According to new research by the IMF, the robots really are coming for our jobs. And when they do, the world is doomed to economic collapse. Reports like this IMF article are actually a great reminder that more needs to be done. But, wallowing in misery at the fact that our future is hopeless is too defeatist for my liking.
A disastrous network outage added fuel to the fire earlier this week, but in an interesting turn of events, multinational investment firm UBS have upgraded Telstra to a ‘buy’ rating.
I’m often amazed at the kinds of tech being developed every day. When you stop to really look at the world, it’s full of wizardry. So where is the next revolution coming from? Who or what will have the next iPhone moment or World Wide Web moment or bitcoin moment?
Today I want to share with you three technologies I think will be game changers over the next decade. You’ll probably have heard of all of them at some point. But you might not realise just how huge they could be…
In the last five years, the All Ordinaries (largest 500 Aussie stocks) is up. But it’s nothing to write home about. Those that have ‘bought the index’ are up around 25%, before fees. Over a five-year stretch, that’s about 4.6% each year. It leaves a lot to be desired.
Today, subscribers of Telstra’s services experienced a power outage across the company’s mobile network. This marks its second nationwide mobile outage this month.
But while investors have been more interested in the price of cryptos, companies are interested in the underlying technology — blockchain. It’s been around for a while, but let’s have a quick refresher. The best way to describe blockchain is to think of a ledger.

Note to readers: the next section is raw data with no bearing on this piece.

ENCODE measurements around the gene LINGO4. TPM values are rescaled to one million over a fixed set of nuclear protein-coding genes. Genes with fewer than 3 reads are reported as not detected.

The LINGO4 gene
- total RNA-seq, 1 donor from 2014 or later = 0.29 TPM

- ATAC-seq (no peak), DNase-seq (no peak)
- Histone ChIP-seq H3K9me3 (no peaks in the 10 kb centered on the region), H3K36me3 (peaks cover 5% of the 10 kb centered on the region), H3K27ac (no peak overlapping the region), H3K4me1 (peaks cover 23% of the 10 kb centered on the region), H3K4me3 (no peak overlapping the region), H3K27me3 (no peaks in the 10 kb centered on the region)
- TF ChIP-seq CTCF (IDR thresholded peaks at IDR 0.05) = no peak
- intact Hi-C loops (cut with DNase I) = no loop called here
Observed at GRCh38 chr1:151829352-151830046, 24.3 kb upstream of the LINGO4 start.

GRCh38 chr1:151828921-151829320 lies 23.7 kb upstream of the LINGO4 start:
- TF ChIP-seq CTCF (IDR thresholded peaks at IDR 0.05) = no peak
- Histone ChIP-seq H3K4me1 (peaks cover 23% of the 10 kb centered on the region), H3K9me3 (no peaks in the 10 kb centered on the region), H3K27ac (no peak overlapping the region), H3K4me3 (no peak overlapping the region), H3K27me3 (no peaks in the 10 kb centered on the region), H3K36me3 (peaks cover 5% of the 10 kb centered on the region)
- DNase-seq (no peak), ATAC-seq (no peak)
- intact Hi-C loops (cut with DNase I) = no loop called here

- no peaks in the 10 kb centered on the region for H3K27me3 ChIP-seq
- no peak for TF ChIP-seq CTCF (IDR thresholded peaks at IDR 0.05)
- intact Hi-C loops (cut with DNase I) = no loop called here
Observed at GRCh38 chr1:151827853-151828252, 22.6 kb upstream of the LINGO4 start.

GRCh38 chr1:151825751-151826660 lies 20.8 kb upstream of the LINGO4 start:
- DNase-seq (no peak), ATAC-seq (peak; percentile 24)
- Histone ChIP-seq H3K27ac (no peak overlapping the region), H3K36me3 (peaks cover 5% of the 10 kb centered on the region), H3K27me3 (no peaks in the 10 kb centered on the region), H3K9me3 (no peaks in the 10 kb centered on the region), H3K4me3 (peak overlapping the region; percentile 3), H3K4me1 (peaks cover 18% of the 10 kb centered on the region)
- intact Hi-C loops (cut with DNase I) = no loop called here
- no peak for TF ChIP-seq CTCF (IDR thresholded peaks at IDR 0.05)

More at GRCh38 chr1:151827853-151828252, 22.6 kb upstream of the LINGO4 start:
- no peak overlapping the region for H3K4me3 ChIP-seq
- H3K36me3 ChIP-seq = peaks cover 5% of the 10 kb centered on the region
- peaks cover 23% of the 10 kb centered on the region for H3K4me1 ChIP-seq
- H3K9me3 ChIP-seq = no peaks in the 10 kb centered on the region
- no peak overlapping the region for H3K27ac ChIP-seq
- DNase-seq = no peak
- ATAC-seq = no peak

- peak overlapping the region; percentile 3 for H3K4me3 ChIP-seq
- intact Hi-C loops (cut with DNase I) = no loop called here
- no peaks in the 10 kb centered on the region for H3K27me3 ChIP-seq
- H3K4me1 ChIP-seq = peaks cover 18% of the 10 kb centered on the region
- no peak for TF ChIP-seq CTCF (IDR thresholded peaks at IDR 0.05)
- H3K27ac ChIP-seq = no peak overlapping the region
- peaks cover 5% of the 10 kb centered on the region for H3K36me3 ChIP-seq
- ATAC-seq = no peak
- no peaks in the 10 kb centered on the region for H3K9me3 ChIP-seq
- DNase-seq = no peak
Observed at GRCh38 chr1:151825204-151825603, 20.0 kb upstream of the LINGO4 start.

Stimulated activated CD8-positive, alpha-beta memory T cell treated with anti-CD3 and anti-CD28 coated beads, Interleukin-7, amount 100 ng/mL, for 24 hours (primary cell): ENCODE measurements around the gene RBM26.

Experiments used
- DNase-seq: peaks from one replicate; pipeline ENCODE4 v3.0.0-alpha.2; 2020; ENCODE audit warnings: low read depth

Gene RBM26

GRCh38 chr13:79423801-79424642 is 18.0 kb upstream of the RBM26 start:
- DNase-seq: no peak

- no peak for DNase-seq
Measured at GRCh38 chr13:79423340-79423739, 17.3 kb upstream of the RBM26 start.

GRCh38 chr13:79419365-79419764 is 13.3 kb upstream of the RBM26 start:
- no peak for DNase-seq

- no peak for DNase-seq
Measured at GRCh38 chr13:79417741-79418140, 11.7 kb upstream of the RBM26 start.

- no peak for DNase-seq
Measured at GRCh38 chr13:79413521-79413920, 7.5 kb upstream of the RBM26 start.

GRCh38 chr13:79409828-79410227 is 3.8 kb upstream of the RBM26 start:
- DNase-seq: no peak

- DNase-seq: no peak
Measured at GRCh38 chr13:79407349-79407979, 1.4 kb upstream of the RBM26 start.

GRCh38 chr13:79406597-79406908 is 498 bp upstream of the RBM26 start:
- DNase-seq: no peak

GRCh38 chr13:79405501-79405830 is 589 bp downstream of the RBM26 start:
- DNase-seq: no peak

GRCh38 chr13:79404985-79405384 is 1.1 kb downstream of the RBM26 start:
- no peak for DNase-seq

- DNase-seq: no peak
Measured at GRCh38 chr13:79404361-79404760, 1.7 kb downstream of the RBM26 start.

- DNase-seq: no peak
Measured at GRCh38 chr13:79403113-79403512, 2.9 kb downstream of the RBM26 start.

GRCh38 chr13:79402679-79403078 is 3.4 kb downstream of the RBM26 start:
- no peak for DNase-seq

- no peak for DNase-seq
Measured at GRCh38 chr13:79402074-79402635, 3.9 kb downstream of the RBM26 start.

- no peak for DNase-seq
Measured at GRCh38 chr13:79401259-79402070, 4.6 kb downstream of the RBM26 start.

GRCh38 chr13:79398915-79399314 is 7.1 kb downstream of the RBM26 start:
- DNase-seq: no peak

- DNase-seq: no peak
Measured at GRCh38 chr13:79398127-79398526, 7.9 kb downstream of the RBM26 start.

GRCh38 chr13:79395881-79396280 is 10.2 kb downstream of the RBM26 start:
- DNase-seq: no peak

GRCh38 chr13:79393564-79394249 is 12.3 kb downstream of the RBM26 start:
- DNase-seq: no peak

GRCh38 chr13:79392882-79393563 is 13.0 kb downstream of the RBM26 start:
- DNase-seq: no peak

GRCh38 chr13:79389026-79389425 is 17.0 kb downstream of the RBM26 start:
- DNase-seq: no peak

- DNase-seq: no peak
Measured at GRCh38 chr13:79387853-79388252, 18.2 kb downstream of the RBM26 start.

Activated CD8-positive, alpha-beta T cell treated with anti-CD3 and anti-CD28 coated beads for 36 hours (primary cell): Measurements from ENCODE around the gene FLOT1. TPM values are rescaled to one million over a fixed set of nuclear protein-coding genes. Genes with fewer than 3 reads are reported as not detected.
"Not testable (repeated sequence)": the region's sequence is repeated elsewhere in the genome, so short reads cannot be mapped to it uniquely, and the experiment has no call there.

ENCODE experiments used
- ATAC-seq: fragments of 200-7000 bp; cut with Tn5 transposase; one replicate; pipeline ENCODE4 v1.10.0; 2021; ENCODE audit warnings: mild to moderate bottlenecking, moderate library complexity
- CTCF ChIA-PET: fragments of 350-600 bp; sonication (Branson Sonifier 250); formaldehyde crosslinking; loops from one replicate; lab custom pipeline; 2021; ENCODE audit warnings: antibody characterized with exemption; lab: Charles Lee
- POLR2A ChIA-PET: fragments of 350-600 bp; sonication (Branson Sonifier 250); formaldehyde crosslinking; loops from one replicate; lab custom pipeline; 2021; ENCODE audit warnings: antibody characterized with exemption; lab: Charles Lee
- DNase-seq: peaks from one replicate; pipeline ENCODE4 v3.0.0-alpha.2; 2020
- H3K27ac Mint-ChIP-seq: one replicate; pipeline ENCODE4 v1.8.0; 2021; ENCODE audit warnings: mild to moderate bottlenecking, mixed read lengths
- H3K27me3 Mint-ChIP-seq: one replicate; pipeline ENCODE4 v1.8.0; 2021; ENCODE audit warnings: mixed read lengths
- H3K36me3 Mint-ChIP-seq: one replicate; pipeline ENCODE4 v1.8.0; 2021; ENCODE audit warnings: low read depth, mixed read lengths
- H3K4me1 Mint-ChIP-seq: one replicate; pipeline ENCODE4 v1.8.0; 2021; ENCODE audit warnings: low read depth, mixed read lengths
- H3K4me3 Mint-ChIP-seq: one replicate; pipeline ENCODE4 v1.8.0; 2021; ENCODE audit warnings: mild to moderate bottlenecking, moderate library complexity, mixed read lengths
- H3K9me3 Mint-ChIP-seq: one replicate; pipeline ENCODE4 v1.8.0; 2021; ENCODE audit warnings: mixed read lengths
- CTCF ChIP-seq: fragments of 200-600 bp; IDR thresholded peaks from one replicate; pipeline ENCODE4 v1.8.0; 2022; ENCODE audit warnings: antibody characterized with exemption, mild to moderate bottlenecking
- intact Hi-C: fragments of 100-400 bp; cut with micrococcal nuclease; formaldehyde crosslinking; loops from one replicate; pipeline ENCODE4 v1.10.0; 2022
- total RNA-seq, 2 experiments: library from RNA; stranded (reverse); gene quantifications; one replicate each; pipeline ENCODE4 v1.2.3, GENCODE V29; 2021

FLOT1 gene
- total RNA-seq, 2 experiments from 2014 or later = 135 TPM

Why is Amazon so successful? You could ask the same of hundreds of other successful businesses and the answer would be the same. They focus on added value for the customer. If customers want faster delivery times, Amazon will do it.
Jack Ma, a young start-up founder, walked into the office of Japanese telecom, SoftBank, in the late 1990s. He wasn’t there to strike a mobile deal for his employees. He was there to find an investor. He had heard the founder of SoftBank, Masayoshi Son, was interested. With millions in cash left over from his telco business each year, Son spent a lot of his time looking for potential investments.
Snapchat [NYSE:SNAP] has had the slowest user growth it’s ever experienced as its shares drop by 3.01%. They went through a new redesign which many users did not favour. Snapchat struggled to attract new users to its platform, which resulted in the app having a hard time keeping up with its figures from last quarter.